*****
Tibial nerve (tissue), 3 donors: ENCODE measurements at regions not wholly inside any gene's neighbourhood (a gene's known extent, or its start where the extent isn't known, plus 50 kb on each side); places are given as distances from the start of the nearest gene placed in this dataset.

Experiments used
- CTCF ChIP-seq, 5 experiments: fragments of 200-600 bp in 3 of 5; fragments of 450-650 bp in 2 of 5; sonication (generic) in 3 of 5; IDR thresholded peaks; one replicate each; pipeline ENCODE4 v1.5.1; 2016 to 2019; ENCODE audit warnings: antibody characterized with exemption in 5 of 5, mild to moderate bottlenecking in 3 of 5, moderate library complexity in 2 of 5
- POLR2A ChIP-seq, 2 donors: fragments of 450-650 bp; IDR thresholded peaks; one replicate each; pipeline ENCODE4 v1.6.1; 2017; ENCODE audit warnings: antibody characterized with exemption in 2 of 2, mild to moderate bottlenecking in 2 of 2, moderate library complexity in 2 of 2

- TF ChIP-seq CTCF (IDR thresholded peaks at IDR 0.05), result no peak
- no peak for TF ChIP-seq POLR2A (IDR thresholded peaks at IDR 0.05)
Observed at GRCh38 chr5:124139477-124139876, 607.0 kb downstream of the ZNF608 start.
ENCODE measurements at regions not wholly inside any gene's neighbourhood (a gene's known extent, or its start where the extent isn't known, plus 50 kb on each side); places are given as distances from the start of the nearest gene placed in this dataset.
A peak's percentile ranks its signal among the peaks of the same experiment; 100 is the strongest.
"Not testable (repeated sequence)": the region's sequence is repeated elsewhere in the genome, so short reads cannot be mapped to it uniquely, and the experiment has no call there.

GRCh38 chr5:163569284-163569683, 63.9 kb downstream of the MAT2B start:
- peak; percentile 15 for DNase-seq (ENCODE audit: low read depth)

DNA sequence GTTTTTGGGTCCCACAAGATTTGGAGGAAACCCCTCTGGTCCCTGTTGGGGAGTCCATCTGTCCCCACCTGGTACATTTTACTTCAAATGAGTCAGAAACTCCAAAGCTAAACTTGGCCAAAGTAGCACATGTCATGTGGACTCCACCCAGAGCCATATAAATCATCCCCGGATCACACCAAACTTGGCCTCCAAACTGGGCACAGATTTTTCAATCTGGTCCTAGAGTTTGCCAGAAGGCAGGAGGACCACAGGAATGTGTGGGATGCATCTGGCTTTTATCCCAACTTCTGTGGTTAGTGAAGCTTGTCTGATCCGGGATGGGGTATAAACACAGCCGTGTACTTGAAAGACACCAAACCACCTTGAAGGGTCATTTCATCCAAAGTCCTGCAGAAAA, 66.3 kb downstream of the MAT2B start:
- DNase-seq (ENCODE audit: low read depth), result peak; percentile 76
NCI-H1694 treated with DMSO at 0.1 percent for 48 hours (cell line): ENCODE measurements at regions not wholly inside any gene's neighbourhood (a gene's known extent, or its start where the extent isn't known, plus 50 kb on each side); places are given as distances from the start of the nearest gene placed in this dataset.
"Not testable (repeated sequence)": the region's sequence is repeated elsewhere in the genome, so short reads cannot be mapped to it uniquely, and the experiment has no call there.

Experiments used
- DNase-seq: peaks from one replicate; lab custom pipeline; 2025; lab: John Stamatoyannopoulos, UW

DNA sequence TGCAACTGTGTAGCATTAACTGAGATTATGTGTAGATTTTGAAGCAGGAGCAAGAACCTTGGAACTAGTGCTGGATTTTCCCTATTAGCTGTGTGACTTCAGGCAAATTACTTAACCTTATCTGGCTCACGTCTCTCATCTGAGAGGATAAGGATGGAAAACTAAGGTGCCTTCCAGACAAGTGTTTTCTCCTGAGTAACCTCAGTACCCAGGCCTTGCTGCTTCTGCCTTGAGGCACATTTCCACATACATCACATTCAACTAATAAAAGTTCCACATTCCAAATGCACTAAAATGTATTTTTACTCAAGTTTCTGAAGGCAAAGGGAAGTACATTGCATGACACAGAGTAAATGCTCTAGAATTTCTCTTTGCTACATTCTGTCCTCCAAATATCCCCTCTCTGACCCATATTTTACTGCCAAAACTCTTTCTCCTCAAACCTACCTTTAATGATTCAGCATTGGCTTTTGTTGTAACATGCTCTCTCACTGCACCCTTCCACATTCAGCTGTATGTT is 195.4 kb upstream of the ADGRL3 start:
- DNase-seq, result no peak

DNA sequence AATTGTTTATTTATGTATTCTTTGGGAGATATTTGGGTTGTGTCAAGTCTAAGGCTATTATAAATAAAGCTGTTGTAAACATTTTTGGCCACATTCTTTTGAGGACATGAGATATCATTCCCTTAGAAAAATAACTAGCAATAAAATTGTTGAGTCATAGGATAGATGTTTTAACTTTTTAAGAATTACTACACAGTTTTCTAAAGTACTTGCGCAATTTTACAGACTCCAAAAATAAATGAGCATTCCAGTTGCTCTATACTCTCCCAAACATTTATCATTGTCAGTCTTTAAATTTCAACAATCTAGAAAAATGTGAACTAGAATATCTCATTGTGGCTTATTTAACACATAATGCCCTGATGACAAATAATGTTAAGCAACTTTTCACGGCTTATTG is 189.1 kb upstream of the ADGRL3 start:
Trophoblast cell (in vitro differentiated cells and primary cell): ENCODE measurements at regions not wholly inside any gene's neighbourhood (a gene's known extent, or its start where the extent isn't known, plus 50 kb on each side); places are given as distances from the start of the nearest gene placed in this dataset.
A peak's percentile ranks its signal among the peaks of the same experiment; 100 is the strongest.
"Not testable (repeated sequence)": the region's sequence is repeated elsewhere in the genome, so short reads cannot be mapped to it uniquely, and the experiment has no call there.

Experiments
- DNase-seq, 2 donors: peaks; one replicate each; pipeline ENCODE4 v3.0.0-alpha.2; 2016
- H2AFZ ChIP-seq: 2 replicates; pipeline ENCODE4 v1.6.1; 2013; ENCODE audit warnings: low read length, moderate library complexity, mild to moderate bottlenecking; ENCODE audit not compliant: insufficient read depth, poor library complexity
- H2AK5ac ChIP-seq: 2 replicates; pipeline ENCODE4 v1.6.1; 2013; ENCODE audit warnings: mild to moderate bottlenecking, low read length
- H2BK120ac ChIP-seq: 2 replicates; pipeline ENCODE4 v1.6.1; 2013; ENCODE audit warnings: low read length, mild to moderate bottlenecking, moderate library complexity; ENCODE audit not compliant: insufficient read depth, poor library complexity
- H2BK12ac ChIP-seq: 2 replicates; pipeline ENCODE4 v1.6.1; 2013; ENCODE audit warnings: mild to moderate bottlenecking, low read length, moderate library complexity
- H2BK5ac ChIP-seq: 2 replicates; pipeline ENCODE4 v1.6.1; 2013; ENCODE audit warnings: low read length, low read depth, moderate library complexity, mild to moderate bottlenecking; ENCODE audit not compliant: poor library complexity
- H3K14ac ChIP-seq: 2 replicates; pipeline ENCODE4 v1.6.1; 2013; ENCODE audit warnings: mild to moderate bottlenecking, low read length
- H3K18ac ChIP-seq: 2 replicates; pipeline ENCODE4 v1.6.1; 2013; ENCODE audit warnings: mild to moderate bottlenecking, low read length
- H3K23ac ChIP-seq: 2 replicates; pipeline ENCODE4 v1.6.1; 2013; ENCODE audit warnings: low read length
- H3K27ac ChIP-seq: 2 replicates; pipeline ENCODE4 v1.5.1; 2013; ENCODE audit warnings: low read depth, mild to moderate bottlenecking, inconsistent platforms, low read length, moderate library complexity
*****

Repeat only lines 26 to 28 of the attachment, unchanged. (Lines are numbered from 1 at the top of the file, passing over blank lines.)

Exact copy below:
- DNase-seq, 2 donors: peaks; one replicate each; pipeline ENCODE4 v3.0.0-alpha.2; 2016
- H2AFZ ChIP-seq: 2 replicates; pipeline ENCODE4 v1.6.1; 2013; ENCODE audit warnings: low read length, moderate library complexity, mild to moderate bottlenecking; ENCODE audit not compliant: insufficient read depth, poor library complexity
- H2AK5ac ChIP-seq: 2 replicates; pipeline ENCODE4 v1.6.1; 2013; ENCODE audit warnings: mild to moderate bottlenecking, low read length